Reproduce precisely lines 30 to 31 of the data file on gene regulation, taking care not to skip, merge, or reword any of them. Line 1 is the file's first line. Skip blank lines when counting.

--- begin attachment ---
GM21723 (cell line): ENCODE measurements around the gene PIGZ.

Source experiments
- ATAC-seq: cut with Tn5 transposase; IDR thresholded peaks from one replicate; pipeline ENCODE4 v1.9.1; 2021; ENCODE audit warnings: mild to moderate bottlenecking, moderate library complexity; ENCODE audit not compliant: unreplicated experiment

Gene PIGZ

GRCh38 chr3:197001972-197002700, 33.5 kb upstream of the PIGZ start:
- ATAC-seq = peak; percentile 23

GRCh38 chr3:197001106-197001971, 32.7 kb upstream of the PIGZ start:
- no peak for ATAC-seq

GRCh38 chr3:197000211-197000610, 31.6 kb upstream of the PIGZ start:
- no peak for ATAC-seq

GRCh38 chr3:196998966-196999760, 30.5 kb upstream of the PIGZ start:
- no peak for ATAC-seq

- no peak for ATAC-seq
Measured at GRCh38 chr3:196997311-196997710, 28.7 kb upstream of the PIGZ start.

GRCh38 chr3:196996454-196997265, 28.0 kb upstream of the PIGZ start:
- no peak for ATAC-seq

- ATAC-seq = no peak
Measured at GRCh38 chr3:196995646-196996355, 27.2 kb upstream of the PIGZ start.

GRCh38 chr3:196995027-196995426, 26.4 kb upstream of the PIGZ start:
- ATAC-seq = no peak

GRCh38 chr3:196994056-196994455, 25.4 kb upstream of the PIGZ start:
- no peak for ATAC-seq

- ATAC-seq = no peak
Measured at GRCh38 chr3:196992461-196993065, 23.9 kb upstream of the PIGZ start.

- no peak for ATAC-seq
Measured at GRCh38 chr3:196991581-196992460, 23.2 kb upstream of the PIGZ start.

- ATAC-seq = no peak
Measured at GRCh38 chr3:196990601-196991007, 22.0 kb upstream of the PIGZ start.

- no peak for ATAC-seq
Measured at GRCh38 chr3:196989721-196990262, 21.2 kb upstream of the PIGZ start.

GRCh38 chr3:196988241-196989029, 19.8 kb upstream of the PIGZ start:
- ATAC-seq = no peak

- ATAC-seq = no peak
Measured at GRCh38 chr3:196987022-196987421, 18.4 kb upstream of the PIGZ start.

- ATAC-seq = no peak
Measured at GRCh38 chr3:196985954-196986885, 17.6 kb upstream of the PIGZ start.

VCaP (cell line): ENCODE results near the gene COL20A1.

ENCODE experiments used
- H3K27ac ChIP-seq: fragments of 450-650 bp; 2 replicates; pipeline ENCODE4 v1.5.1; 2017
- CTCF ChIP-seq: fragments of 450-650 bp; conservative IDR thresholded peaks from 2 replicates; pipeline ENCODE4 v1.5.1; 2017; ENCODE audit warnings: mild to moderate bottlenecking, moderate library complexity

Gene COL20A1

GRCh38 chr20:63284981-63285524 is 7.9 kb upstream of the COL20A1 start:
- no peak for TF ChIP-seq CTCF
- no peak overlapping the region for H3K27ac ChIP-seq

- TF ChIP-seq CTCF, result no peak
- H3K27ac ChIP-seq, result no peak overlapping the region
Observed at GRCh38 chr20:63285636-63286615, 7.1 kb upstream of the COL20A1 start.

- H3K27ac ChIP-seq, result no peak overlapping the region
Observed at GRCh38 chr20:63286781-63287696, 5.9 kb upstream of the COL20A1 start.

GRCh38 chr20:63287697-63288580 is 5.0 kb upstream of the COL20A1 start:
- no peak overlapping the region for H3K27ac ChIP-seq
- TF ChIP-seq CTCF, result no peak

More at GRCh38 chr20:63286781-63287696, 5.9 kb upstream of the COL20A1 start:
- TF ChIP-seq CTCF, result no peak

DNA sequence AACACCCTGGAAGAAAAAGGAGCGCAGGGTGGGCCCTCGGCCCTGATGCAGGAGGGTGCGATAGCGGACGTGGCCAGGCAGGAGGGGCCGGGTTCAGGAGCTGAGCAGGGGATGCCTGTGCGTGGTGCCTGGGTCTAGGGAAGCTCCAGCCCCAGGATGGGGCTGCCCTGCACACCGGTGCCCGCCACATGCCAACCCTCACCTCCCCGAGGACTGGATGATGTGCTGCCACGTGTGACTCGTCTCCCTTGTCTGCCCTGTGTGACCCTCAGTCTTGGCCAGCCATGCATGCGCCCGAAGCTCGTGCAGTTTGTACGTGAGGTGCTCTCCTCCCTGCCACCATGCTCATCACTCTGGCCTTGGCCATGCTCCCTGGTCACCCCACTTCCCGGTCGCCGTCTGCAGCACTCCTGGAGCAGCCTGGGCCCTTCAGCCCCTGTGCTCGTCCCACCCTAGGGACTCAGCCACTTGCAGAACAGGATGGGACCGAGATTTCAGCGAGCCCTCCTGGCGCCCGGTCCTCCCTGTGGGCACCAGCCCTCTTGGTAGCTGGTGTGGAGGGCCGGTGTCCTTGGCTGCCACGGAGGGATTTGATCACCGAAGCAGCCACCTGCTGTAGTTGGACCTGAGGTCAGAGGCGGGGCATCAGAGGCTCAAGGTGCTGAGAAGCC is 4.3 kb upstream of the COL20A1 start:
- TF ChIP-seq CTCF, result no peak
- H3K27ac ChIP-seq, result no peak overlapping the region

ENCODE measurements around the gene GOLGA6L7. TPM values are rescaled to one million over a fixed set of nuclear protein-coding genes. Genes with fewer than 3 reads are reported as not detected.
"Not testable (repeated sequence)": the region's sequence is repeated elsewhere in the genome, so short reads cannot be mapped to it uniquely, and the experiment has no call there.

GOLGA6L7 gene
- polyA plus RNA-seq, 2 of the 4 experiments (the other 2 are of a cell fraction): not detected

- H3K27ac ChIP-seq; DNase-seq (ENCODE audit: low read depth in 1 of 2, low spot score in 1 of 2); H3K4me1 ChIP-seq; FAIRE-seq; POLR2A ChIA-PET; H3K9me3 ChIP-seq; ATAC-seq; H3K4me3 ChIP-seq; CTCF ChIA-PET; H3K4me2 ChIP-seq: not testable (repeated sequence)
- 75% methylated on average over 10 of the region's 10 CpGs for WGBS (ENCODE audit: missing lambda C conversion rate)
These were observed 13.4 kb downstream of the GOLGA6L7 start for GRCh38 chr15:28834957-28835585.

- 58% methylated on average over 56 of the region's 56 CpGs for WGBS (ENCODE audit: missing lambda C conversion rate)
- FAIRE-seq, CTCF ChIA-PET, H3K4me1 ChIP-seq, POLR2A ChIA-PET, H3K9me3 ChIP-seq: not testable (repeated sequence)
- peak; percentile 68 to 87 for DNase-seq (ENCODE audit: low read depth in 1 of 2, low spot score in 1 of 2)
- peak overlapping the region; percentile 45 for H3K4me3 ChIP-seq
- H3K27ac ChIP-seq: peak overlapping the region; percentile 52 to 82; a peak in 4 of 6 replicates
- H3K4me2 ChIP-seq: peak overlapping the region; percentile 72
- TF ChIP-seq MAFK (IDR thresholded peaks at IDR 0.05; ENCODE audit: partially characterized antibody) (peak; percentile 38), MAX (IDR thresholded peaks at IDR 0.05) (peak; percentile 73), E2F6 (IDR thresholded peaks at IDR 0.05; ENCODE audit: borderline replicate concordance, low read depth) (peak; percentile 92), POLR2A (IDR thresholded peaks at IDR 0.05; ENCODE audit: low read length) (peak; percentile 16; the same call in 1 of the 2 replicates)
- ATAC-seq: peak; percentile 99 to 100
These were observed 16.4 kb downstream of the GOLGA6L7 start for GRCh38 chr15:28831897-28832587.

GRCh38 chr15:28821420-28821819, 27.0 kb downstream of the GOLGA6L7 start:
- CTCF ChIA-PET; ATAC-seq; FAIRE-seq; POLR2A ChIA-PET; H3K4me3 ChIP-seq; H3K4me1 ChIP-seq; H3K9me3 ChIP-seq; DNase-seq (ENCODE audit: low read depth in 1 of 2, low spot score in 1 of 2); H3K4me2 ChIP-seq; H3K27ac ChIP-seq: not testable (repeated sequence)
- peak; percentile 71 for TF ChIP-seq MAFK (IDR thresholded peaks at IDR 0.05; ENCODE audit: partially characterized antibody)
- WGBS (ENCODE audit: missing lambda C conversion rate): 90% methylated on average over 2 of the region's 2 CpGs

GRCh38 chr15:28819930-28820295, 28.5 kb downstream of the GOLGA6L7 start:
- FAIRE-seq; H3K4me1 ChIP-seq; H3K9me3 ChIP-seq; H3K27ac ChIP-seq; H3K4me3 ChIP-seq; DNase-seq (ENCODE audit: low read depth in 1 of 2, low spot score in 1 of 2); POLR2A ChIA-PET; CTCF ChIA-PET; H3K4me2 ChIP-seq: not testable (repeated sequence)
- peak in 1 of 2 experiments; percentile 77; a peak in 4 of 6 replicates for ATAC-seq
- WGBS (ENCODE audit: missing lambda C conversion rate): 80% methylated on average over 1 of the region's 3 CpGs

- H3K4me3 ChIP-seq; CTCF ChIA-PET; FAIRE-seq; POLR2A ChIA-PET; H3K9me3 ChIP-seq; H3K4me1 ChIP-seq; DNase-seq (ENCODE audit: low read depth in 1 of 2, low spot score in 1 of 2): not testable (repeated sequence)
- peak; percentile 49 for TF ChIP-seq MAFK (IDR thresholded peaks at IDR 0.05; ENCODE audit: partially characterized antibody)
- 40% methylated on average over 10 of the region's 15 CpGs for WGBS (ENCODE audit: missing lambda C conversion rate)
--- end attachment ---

Measured at GRCh38 chr3:196989721-196990262, 21.2 kb upstream of the PIGZ start.

GRCh38 chr3:196988241-196989029, 19.8 kb upstream of the PIGZ start: